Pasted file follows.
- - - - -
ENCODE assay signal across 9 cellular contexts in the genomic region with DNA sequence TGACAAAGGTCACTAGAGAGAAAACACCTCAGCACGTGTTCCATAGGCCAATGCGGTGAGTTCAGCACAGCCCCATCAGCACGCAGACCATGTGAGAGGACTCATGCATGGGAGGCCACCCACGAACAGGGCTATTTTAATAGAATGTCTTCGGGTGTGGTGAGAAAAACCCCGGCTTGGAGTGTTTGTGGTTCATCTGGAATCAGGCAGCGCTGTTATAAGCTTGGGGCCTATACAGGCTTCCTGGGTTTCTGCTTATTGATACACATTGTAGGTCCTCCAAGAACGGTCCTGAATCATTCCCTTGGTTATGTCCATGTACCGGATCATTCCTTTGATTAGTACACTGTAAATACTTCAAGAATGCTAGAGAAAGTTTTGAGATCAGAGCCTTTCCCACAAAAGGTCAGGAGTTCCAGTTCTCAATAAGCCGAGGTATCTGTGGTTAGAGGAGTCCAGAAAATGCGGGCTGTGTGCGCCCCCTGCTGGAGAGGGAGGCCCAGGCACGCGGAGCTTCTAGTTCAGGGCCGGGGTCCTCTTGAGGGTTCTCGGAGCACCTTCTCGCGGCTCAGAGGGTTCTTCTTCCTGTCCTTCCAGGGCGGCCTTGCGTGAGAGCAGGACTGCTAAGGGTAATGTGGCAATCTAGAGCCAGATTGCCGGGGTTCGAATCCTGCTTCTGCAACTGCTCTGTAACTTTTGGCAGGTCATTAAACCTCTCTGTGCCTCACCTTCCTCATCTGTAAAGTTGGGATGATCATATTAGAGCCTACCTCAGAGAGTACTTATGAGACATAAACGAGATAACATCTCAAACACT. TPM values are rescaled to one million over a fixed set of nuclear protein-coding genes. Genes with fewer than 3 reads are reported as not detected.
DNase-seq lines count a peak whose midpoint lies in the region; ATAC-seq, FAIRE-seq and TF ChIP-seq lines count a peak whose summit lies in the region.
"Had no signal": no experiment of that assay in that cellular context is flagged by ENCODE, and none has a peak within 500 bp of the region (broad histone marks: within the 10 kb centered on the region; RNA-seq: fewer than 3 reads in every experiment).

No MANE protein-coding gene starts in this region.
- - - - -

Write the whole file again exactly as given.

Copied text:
ENCODE assay signal across 9 cellular contexts in the genomic region with DNA sequence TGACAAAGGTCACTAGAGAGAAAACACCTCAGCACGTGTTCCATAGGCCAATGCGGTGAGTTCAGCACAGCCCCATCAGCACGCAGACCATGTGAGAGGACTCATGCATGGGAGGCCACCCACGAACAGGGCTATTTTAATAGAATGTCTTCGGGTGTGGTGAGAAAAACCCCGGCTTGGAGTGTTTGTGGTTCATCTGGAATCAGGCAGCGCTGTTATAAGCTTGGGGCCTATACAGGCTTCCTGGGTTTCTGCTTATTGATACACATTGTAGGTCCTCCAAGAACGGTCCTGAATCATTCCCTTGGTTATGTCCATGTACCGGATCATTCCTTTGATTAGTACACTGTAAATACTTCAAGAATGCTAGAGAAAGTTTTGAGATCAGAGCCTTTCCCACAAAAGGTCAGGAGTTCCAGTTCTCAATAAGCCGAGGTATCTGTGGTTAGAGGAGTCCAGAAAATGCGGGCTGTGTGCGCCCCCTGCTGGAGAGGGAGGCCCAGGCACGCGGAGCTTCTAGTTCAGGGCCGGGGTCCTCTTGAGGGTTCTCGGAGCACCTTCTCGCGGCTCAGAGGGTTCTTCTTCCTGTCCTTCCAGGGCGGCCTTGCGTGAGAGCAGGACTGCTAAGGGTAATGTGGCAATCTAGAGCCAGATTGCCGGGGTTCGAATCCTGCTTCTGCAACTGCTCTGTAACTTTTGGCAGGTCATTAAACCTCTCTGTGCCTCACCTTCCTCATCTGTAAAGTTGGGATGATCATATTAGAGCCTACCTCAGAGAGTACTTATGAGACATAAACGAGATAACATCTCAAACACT. TPM values are rescaled to one million over a fixed set of nuclear protein-coding genes. Genes with fewer than 3 reads are reported as not detected.
DNase-seq lines count a peak whose midpoint lies in the region; ATAC-seq, FAIRE-seq and TF ChIP-seq lines count a peak whose summit lies in the region.
"Had no signal": no experiment of that assay in that cellular context is flagged by ENCODE, and none has a peak within 500 bp of the region (broad histone marks: within the 10 kb centered on the region; RNA-seq: fewer than 3 reads in every experiment).

No MANE protein-coding gene starts in this region.